• Strong evidence for innovation is necessary but not enough to result in its adoption – you need to win hearts and minds
  • Spread the improvement- pass on the baton, find followers and new leaders

What we want to pilot/trial

Our plan had been to split the group into 2 or 3 smaller working groups to:

  1. Generate  improvement ideas that they wanted to trial
  2. Share with whole group and identify ‘strongest’
  3. Choose which ones to take forward, develop and implement

This was to be informed by the community mapping exercise we had just completed and the introduction on how to approach improvement. We talked them through the kind of detail we hoped to get to, using a template and notes to guide this.

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However, best laid plans don’t always happen.  With only eight people in the group, and only three with lived experience of heart failure, we discussed whether we should break into two smaller groups. Instead we decided to attempt the first part of the task as a single group – splitting up into different groups once ideas to take forward had been chosen. But, during the session we didn’t get past stage 1.  This may have been because the group was too big (nine people), which made managing group dynamics and time more difficult. Nevertheless, we weren’t inclined to force the group past this stage as we felt we needed to let conversations happen.

Lively discussions around what we wanted to change led the group to the following improvement ideas that would require further development.

  • Self-help / peer support groups (with discussion around what these would offer to people or would do e.g. should they be campaigning groups too and/or be seen by professional providers as a useful resource/ network to draw on lived experience?)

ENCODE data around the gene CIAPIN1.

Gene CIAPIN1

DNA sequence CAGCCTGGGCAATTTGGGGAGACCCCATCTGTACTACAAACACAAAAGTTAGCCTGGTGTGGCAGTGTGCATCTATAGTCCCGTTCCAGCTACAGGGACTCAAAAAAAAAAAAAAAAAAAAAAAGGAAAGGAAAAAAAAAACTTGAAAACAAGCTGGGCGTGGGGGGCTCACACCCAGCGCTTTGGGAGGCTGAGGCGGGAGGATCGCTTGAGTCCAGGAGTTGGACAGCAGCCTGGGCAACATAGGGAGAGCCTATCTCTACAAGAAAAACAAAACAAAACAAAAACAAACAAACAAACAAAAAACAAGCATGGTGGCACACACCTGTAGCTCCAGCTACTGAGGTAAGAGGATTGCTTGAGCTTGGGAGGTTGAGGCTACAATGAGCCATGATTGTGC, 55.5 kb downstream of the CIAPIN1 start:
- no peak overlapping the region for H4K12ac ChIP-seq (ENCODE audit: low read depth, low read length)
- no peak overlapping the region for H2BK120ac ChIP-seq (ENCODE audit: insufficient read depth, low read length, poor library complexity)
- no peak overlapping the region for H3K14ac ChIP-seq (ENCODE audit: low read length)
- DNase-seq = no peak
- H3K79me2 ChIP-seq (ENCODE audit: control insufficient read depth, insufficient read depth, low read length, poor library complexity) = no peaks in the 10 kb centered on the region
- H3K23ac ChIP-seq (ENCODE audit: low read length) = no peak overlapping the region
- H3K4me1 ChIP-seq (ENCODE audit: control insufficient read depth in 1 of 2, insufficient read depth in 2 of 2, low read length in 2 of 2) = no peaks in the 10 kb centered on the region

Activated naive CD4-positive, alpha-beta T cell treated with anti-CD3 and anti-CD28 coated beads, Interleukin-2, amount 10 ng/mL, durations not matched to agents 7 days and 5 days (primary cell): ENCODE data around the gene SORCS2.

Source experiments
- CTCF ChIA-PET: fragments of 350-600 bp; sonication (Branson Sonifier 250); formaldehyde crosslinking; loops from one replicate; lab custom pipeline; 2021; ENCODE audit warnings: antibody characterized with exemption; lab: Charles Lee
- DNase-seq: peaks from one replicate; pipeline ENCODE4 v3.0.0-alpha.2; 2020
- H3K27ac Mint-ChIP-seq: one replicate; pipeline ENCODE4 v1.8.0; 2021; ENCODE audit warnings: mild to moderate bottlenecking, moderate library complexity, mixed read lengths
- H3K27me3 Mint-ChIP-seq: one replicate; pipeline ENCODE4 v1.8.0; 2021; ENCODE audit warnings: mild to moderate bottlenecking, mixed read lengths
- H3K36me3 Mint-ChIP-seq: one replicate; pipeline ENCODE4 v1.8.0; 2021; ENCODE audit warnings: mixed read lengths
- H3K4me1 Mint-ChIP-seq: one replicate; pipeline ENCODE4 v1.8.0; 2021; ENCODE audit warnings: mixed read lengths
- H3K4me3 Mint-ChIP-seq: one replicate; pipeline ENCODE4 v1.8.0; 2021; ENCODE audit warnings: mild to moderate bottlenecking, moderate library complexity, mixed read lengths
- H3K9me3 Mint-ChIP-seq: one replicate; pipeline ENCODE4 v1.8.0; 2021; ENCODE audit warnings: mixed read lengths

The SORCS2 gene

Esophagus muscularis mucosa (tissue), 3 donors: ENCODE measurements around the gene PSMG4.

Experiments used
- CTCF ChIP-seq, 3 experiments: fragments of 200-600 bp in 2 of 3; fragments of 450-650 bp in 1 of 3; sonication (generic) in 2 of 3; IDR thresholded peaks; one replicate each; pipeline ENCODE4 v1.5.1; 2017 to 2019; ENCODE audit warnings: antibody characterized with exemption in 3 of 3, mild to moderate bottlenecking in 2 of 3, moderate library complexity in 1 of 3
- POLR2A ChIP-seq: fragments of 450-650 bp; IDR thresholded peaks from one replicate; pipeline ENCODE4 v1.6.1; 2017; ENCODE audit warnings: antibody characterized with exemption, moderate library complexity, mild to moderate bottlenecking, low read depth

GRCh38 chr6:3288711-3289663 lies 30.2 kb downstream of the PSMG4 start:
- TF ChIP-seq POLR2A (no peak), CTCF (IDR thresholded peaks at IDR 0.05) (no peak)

• Easy access to information/trusted information
  • Activity groups need to be easy to find
  • Training/education of centre staff- leaflets
  • Speaking to the ‘right people’  re: access, referral, time
  • Named individuals on information
  • First stop shops: 18 in North Lanarkshire Council; Main Street: all local authority information, but integration=wider remit
  • Group to pull information together and distribute it
  • Groups have to be able to adapt to constant change
  • How would we like agencies to communicate our information/condition specific information

We provided the group with a summary of ‘What we hope to achieve and potential ideas for improvement‘ generated at earlier meetings to cross-check these ideas with out earlier intentions.

Homework

This arose from the previous activity.

Everyone:

  1. Investigate the effectiveness of different search terms on line
  2. Collect useful resources and think about where they can go/bring back examples of websites where communication is good
  3. Provide a website wish list e.g. open access; it would cover lifestyle information, NHS and local authority services; a visual google map of local groups; access to a Facebook group etc…

We also discussed membership of the group.  With the loss of several people with lived experience of heart failure due to ill health, we felt it would be useful to try and redress the balance with the professionals and we still hadn’t given up on trying to recruit a local GP.

Specific group members took on tasks

Louise

  • Try again to find a local GP for the group, with two possibilities…
  • Try to recruit another person with heart failure or carer to the group to  – aiming to find someone who is confident and would be able to slot in quite easily.

Kathie

  • To investigate creating a digital map of relevant local services for the group, hosted by North Lanarkshire Council.

Everyone

  • Group members were also invited to contribute to this blog. Volunteers required! For example it was suggested that this could involve: sharing their own reflections on the project; sharing their personal story of heart failure and what has helped them; sharing their reflections on how person-centred the care they deliver as professionals is; or anything else. This contribution could be written, include a photo montage or be a short film.